Jack M. Balkin is Knight Professor of Constitutional Law and the First Amendment at Yale Law School, and the Founder and Director of Yale's Information Society Project, an interdisciplinary center that studies law and the new information technologies, and the co-director of Yale's Law and Media Program. Professor Balkin teaches and writes in the areas of constitutional law, telecommunications and Internet law, first amendment law, cultural and social theory, and jurisprudence. He is a member of the American Academy of Arts and Sciences and writes political and legal commentary at Balkinization (http://balkin.blogspot.com/). His books include Cultural Software: A Theory of Ideology (1998); The Laws of Change: I Ching and the Philosophy of Life (2002), What Brown v. Board of Education Should Have Said (2001) and What Roe v. Wade Should Have Said (2005). His latest book, co-edited with Reva Siegel, is The Constitution in 2020.
Joshua Braver received his B.A. from U.C. Berkeley. He specialized in international relations and graduated as the valedictorian of the 2006 Political Science Department. Subsequently, Josh worked in New York City’s Department of Homeless Services Legal Affairs. Currently, he is a student at Yale Law School where he has a burgeoning interest in international law, election law, and appellate litigation. Readers can reach Josh at josh.C2020@gmail.com.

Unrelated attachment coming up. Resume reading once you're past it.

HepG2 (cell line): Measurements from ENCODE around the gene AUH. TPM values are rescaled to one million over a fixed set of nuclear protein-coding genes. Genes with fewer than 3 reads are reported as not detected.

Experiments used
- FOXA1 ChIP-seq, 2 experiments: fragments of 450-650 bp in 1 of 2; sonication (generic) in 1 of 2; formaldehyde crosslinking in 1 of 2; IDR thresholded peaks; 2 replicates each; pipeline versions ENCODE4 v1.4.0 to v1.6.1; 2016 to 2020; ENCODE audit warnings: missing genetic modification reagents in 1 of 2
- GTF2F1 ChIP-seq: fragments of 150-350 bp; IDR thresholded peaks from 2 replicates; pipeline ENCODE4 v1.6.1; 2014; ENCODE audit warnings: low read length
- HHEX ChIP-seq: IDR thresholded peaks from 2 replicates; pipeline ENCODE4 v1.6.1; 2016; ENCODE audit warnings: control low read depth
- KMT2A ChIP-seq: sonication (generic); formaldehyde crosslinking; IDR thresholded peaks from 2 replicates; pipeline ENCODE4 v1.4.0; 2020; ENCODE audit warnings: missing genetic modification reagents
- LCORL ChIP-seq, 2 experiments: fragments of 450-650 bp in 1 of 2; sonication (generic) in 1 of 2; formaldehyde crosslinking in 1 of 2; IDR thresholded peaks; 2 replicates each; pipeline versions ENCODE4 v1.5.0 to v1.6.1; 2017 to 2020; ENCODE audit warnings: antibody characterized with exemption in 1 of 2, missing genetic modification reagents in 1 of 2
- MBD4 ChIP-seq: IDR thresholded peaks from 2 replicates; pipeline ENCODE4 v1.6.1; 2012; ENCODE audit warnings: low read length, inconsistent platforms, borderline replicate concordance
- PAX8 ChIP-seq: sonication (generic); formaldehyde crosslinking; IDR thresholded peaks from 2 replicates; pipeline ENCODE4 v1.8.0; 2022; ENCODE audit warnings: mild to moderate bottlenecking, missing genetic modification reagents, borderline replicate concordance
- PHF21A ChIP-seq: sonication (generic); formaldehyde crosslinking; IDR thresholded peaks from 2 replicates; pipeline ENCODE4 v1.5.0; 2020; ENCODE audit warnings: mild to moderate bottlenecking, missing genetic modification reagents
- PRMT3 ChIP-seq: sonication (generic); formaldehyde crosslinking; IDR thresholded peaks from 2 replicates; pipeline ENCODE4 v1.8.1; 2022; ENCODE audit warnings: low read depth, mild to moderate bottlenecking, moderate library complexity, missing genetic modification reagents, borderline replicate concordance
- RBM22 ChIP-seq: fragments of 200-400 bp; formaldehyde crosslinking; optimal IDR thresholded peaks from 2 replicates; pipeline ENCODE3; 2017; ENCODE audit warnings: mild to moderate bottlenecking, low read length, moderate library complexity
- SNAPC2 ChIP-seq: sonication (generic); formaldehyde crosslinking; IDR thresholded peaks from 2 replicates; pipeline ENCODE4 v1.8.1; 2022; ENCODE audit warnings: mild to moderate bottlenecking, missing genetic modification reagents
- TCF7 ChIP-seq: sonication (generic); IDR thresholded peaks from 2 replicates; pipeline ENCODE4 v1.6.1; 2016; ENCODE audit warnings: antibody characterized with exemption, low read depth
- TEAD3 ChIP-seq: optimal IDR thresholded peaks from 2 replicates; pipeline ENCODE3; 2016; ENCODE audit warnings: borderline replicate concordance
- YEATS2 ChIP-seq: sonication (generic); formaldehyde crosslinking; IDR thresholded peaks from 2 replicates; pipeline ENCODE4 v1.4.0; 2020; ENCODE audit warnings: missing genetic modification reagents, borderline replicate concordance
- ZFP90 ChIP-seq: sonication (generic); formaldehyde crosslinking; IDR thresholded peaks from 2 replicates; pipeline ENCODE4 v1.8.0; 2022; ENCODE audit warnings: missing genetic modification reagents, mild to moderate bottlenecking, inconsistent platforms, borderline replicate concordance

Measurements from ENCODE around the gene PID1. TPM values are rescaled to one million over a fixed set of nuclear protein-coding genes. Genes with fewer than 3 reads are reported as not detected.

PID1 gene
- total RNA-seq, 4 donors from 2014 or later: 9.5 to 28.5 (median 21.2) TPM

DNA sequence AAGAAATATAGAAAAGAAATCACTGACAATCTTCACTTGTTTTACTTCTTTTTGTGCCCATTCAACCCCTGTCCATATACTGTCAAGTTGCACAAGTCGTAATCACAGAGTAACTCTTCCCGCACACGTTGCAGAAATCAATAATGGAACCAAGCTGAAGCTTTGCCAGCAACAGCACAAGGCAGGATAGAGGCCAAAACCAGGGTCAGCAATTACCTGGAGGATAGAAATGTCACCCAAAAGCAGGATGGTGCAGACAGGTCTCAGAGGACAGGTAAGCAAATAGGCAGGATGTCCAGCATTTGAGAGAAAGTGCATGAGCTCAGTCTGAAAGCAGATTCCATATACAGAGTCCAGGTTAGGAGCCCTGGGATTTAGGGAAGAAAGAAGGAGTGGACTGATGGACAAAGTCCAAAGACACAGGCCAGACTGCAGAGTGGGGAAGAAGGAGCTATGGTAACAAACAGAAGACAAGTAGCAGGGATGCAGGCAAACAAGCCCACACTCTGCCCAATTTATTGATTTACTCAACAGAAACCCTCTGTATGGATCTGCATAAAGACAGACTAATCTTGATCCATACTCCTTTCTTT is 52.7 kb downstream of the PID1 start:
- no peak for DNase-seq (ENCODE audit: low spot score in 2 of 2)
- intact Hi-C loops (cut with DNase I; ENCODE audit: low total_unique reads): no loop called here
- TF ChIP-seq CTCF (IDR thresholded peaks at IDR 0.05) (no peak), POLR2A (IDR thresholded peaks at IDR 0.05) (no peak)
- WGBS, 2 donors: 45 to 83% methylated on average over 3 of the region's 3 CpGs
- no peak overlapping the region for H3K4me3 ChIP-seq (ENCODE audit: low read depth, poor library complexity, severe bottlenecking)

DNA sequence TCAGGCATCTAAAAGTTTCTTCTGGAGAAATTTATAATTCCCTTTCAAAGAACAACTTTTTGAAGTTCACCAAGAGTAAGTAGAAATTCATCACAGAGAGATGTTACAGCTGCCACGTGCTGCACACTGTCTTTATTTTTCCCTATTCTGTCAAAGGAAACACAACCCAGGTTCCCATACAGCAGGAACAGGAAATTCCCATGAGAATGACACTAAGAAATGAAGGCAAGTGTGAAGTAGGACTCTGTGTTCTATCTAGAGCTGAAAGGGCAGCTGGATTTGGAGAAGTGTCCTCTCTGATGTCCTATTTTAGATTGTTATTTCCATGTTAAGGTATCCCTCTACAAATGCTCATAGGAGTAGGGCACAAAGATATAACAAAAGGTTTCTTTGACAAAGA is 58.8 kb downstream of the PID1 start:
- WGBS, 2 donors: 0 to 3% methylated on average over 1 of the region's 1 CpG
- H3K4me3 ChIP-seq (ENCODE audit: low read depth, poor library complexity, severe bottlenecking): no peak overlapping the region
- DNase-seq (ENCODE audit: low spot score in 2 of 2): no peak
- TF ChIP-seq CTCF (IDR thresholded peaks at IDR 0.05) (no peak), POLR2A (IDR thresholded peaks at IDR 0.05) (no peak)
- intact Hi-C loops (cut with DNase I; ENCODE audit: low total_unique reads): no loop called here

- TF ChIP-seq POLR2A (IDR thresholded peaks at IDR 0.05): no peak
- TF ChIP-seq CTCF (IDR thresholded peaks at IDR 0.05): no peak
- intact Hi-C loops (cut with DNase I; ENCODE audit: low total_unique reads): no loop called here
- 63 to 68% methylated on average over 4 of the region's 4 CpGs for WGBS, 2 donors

Adam Chandler is a former SCOTUSblogger and an inveterate Southerner from Burlington, NC. Adam spent his undergraduate years as a math major at Duke before studying Higher Education at Oxford. Now a law student at Yale, Adam enjoys Supreme Court statistics, empirical law and economics, and, of course, the Constitution and its protections. Readers can reach Adam at adam.C2020@gmail.com.
Stephen Gikow has been a lifetime New Yorker, although he hopes to branch out to other urban and rural centers in the future. He spent his undergraduate years wistfully contemplating Italian literature, film, political philosophy, and history. Upon graduation, he returned to Manhattan to work as a paralegal for the District Attorney's Office, after which he moved to a small nonprofit in Brooklyn. At law school, Stephen has pursued his interests in information policy, both constitutional and otherwise. Readers can reach Stephen at stephen.C2020@gmail.com.
Valarie Kaur is leaning how to fight the good fight with Law as sword and shield. Before coming to law school, Valarie traveled the world with her award-winning documentary film Divided We Fall, the first feature film on hate violence in the aftermath of Sept. 11, 2001. When not on the road, she grounded her work in the study of religion and narrative ethics at Stanford University and Harvard Divinity School. She is passionate about social justice and very dark chocolate. Readers can reach Valarie at valarie.C2020@gmail.com.
Jeremy Kessler was born and raised in Queens, NY. Before coming to Yale Law School, Jeremy studied the history and philosophy of science at King’s College, Cambridge and literature at Yale College. He occasionally writes for the Hannah Barry Gallery in Peckham, London, and is working on a series of essays on the experience of belief in the secular mind. Readers can reach Jeremy at jeremy.C2020@gmail.com.